Today Africa joins the world in celebrating World Tourism Day. This year’s celebrations are being held under the theme: “Tourism for All – promoting universal accessibility,” and we applaud countries and organisations working towards the creation and improvement of environments that can cater for the needs of everyone.
We celebrate the day and highlight the need to promote, and raise awareness of the importance of tourism and its social, cultural, political and economic value. Tourism remains a major sector in Africa. The industry continues to strengthen with growth projections across various indicators forecasted to continue steadily rising this year (direct and total contribution towards GDP, direct and total contribution towards employment, visitor exports and investment).
The continent is blessed with amazing natural treasures. We hope you can have the opportunity to experience the amazing beauty of various African destinations, the diverse cultures and people.
On this World Tourism Day, we selected a few stunning examples of what the continent has to offer, and we hope you’ll find these destinations and events interesting and tempting to explore (in no particular order).
1. Bwindi Impenetrable National Park (Uganda). The park is part of the Bwindi Impenetrable Forest and is situated along the Democratic Republic of the Congo (DRC) border next to the Virunga National Park. The park provides habitat for 120 species of mammals, 348 species of birds, 220 species of butterflies, 27 species of frogs, chameleons, geckos, and many endangered species.
2. Mosi-oa-Tunya/Victoria Falls (Zambia and Zimbabwe). One of the biggest tourist attractions in Africa, Victoria Falls is undoubtedly amongst the most spectacular waterfalls in the world. Located on the mighty Zambezi River, Victoria Falls is a UNESCO World Heritage Site, and it is one of the largest waterfalls in the world.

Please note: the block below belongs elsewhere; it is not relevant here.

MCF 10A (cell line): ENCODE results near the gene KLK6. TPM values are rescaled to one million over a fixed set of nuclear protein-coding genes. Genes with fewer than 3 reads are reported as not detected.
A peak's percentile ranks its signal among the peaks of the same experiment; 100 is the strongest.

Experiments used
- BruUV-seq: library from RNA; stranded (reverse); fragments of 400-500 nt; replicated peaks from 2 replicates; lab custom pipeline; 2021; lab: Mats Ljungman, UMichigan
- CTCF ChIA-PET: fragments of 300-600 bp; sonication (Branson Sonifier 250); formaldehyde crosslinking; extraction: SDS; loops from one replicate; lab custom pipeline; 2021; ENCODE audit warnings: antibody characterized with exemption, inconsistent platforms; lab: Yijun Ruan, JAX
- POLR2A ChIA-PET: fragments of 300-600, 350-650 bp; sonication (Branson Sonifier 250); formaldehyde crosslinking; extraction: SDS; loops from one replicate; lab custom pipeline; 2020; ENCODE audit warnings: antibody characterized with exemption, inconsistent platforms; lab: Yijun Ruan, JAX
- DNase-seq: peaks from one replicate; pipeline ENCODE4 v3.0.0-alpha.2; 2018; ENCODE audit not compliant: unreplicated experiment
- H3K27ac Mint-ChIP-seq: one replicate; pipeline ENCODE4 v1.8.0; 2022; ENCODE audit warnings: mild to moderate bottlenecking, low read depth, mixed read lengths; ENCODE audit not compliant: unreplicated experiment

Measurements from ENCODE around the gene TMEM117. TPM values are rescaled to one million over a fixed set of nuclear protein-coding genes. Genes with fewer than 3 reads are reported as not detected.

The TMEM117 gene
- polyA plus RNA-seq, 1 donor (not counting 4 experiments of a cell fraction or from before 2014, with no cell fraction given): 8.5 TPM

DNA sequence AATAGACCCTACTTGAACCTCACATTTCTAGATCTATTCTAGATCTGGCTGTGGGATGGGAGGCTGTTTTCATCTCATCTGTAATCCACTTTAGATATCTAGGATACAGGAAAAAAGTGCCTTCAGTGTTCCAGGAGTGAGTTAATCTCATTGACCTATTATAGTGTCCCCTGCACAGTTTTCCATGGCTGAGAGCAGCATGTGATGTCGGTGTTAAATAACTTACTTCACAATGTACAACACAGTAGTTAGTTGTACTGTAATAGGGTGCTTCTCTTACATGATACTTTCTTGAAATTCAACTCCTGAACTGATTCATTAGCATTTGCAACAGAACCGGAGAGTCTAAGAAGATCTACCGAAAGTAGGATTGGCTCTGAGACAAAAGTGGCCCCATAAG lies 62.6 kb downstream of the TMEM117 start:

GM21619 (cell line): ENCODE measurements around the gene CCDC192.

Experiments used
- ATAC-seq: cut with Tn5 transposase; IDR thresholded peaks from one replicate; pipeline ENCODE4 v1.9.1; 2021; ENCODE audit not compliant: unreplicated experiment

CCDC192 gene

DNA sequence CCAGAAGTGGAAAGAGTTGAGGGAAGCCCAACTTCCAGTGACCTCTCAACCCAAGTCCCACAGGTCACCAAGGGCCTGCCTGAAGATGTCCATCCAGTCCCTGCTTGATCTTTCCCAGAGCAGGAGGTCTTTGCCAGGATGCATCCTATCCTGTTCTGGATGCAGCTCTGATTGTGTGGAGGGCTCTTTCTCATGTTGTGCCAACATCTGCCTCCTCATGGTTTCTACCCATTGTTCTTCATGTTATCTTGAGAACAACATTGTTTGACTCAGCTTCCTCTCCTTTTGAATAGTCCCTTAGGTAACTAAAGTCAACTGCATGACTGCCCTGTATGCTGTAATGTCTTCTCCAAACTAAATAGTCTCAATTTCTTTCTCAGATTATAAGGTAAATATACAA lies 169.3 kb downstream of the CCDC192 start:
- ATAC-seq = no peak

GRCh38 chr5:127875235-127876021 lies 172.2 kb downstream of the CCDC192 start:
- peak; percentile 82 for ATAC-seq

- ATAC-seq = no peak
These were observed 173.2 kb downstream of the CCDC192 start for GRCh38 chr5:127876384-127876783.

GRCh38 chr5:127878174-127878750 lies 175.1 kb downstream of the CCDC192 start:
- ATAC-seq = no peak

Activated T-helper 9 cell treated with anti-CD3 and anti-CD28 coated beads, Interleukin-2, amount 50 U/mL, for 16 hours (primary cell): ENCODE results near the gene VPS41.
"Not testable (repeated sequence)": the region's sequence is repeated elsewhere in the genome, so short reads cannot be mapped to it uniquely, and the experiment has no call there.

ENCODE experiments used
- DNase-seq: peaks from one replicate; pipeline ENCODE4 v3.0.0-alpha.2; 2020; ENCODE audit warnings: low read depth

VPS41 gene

3. Wildebeest migration (Kenya and Tanzania). Certainly a must see, the migration is considered one of nature’s great spectacles and sees over a million wildebeest trek north from the Serengeti (Tanzania) to the Maasai Mara (Kenya). The wildebeests are joined on this epic journey by thousands of eland, gazelle and zebra as they cross the crocodile-infested Mara River to graze on the Maasai Mara plains.
4. Bazaruto Archipelago (Mozambique) Is a group of six islands. Bazaruto Island is the largest in the Bazaruto Archipelago and Bazaruto National Park. The archipelago is certainly a beautiful destination which needs to be explored. The archipelago boasts of by a wide array of marine and wildlife, azure waters and amazing beaches.
5. Ennedi Massif (Chad). Ennedi Massif: Natural and Cultural Landscape, which was recently named one of UNESCO’s Newest World Heritage Sites. This sandstone landscape is one of the world’s finest examples of rock art and carvings. Ennedi Massif has been sculpted by water and wind erosion over time into a plateau featuring canyons and valleys that present a spectacular landscape marked by cliffs, natural arches and pitons. The site is indeed a cultural treasure.
6. Sanganeb Marine National Park and Dungonab Bay – Mukkawar Island Marine National Park (Sudan) recently inscribed as one one of UNESCO’s Newest World Heritage Sites. Sanganeb is a coral atoll 25km off the coast of Sudan. Sanganeb National Park is indeed a marvel. Dungonab Bay is another remarkable marine treasure, which provides a habitat for large populations of seabirds, marine mammals, fish, sharks, and turtles.
7. National Arts Festival (South Africa) One of the most important events on the South African cultural calendar, and undoubtedly one of the biggest arts events on the African continent. Starting at the end of June/beginning of July, it runs for between 8 and 10 days and is held in the small university city of Grahamstown. The programme comprises drama, dance, physical theatre, comedy, opera, music, jazz, visual art exhibitions, film, student theatre, street theatre, lectures, craft fair, workshops, and a children’s arts festival.